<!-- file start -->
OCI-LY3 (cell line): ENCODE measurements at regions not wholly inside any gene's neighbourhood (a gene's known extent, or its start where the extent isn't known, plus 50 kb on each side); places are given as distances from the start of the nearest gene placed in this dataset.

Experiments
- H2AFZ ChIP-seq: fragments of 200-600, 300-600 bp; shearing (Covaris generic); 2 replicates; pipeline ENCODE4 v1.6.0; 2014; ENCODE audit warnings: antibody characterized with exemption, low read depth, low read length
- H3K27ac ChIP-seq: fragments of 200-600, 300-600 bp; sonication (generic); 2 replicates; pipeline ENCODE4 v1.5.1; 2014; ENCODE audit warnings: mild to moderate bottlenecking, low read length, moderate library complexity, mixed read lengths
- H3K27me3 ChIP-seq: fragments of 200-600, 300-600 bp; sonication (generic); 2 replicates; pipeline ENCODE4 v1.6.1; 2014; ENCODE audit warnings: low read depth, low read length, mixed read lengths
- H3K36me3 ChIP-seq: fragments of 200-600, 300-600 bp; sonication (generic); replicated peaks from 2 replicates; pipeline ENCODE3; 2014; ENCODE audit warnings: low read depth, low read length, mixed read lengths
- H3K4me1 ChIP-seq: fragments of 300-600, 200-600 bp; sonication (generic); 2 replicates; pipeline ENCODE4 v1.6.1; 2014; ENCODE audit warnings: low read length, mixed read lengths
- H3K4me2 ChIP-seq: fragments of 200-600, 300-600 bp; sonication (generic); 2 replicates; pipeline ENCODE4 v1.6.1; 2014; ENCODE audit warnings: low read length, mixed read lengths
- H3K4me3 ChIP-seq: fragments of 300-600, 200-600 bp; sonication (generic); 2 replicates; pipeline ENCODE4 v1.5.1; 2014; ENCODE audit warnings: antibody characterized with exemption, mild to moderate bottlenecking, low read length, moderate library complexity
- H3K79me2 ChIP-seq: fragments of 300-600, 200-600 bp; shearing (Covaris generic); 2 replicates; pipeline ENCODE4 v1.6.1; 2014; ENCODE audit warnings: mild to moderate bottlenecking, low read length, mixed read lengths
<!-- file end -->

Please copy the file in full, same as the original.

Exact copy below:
OCI-LY3 (cell line): ENCODE measurements at regions not wholly inside any gene's neighbourhood (a gene's known extent, or its start where the extent isn't known, plus 50 kb on each side); places are given as distances from the start of the nearest gene placed in this dataset.

Experiments
- H2AFZ ChIP-seq: fragments of 200-600, 300-600 bp; shearing (Covaris generic); 2 replicates; pipeline ENCODE4 v1.6.0; 2014; ENCODE audit warnings: antibody characterized with exemption, low read depth, low read length
- H3K27ac ChIP-seq: fragments of 200-600, 300-600 bp; sonication (generic); 2 replicates; pipeline ENCODE4 v1.5.1; 2014; ENCODE audit warnings: mild to moderate bottlenecking, low read length, moderate library complexity, mixed read lengths
- H3K27me3 ChIP-seq: fragments of 200-600, 300-600 bp; sonication (generic); 2 replicates; pipeline ENCODE4 v1.6.1; 2014; ENCODE audit warnings: low read depth, low read length, mixed read lengths
- H3K36me3 ChIP-seq: fragments of 200-600, 300-600 bp; sonication (generic); replicated peaks from 2 replicates; pipeline ENCODE3; 2014; ENCODE audit warnings: low read depth, low read length, mixed read lengths
- H3K4me1 ChIP-seq: fragments of 300-600, 200-600 bp; sonication (generic); 2 replicates; pipeline ENCODE4 v1.6.1; 2014; ENCODE audit warnings: low read length, mixed read lengths
- H3K4me2 ChIP-seq: fragments of 200-600, 300-600 bp; sonication (generic); 2 replicates; pipeline ENCODE4 v1.6.1; 2014; ENCODE audit warnings: low read length, mixed read lengths
- H3K4me3 ChIP-seq: fragments of 300-600, 200-600 bp; sonication (generic); 2 replicates; pipeline ENCODE4 v1.5.1; 2014; ENCODE audit warnings: antibody characterized with exemption, mild to moderate bottlenecking, low read length, moderate library complexity
- H3K79me2 ChIP-seq: fragments of 300-600, 200-600 bp; shearing (Covaris generic); 2 replicates; pipeline ENCODE4 v1.6.1; 2014; ENCODE audit warnings: mild to moderate bottlenecking, low read length, mixed read lengths